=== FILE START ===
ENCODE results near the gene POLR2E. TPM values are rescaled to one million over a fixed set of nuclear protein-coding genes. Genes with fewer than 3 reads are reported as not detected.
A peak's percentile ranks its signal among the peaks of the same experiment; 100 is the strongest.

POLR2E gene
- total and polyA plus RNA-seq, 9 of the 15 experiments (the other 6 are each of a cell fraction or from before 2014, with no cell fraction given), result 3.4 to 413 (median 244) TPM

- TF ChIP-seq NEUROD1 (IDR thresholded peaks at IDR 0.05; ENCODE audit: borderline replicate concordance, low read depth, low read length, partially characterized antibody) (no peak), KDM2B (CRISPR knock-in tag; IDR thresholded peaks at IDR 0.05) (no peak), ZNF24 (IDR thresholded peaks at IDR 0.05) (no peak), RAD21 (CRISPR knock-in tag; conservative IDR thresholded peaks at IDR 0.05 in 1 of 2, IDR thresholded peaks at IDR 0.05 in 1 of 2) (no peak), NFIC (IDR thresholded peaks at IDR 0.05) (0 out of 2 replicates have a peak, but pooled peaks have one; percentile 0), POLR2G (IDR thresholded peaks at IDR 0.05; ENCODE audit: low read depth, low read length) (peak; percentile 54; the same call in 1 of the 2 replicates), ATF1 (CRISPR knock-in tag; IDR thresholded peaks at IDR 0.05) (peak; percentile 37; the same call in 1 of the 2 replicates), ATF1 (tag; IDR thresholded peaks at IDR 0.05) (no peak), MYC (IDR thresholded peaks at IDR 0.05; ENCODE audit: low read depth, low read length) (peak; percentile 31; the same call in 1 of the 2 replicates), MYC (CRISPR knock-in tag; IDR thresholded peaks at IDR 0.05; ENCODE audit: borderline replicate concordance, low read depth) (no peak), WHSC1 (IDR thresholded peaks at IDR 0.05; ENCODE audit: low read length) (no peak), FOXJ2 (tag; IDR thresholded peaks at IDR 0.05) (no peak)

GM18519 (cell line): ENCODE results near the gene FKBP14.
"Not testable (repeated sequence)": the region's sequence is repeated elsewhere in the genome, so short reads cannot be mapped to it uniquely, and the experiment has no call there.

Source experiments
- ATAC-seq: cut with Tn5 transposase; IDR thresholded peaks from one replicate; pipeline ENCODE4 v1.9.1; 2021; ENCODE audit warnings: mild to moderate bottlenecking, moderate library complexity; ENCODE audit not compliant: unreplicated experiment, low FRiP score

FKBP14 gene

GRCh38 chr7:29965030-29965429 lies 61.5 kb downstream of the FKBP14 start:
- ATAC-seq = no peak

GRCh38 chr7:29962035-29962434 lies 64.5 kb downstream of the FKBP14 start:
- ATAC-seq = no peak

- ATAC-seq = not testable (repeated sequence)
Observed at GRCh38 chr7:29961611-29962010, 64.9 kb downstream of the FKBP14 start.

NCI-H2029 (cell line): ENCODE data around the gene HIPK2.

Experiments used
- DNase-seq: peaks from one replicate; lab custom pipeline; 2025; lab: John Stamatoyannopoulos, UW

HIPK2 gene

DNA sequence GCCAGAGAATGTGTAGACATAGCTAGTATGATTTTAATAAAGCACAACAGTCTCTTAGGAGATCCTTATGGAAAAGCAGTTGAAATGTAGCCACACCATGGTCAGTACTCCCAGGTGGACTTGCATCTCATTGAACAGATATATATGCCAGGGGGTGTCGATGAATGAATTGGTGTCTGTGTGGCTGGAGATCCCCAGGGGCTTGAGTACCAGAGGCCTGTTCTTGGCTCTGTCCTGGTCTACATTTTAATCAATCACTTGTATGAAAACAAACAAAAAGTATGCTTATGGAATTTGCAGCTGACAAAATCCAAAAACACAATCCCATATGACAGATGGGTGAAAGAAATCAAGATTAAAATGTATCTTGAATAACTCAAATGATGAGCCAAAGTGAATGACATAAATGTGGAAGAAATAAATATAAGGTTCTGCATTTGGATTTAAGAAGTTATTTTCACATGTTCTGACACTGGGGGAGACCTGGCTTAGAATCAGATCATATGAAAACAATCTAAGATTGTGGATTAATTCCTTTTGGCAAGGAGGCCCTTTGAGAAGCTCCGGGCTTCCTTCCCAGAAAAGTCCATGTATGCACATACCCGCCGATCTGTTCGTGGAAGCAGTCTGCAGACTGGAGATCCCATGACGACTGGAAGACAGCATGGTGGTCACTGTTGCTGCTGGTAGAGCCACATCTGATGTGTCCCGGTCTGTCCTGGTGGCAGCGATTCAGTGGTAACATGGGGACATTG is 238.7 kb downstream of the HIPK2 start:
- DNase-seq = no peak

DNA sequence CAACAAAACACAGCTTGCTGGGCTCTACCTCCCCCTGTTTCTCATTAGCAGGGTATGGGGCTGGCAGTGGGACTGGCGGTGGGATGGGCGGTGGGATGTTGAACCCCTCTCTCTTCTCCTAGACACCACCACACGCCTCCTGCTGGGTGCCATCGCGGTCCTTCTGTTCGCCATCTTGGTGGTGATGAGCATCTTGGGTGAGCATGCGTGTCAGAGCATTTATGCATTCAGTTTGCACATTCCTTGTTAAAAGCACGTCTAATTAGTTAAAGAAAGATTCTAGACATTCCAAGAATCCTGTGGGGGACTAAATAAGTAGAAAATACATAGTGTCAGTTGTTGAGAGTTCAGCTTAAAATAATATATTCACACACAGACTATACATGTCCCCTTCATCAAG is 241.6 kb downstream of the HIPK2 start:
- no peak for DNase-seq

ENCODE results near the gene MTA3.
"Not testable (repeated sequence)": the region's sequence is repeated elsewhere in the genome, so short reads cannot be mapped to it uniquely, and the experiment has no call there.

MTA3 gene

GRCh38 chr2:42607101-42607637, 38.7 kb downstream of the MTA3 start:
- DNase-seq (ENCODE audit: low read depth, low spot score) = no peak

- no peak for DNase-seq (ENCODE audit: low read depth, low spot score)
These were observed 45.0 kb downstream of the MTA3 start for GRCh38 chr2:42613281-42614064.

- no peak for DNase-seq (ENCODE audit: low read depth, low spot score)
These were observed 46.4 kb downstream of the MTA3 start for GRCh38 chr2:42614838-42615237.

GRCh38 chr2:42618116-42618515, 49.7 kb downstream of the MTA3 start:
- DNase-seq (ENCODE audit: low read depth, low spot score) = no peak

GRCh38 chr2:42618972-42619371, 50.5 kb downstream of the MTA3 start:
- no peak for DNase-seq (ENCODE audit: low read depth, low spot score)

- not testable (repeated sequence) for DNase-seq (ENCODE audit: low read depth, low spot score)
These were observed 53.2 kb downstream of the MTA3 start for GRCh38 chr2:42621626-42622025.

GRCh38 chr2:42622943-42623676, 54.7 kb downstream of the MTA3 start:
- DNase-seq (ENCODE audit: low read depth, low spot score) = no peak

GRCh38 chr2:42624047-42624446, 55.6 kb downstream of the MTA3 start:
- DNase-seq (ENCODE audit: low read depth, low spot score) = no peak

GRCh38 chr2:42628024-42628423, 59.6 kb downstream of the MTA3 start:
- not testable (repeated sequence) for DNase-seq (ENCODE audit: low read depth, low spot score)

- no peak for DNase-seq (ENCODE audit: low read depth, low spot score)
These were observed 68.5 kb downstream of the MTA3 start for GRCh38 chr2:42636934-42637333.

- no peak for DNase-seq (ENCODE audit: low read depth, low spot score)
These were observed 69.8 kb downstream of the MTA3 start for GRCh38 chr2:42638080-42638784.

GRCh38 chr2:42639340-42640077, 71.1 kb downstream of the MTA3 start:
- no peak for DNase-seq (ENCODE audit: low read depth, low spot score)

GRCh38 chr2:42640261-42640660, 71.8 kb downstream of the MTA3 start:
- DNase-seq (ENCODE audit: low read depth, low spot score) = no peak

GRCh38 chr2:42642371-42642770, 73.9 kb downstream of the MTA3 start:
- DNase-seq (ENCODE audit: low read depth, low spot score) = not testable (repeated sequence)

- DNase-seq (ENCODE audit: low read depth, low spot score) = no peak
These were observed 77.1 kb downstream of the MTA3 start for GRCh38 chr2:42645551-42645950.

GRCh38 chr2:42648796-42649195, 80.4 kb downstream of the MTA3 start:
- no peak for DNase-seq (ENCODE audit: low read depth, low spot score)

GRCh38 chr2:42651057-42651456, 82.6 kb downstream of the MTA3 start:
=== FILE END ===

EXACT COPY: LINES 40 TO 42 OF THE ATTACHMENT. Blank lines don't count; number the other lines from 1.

GRCh38 chr2:42622943-42623676, 54.7 kb downstream of the MTA3 start:
- DNase-seq (ENCODE audit: low read depth, low spot score) = no peak

GRCh38 chr2:42624047-42624446, 55.6 kb downstream of the MTA3 start: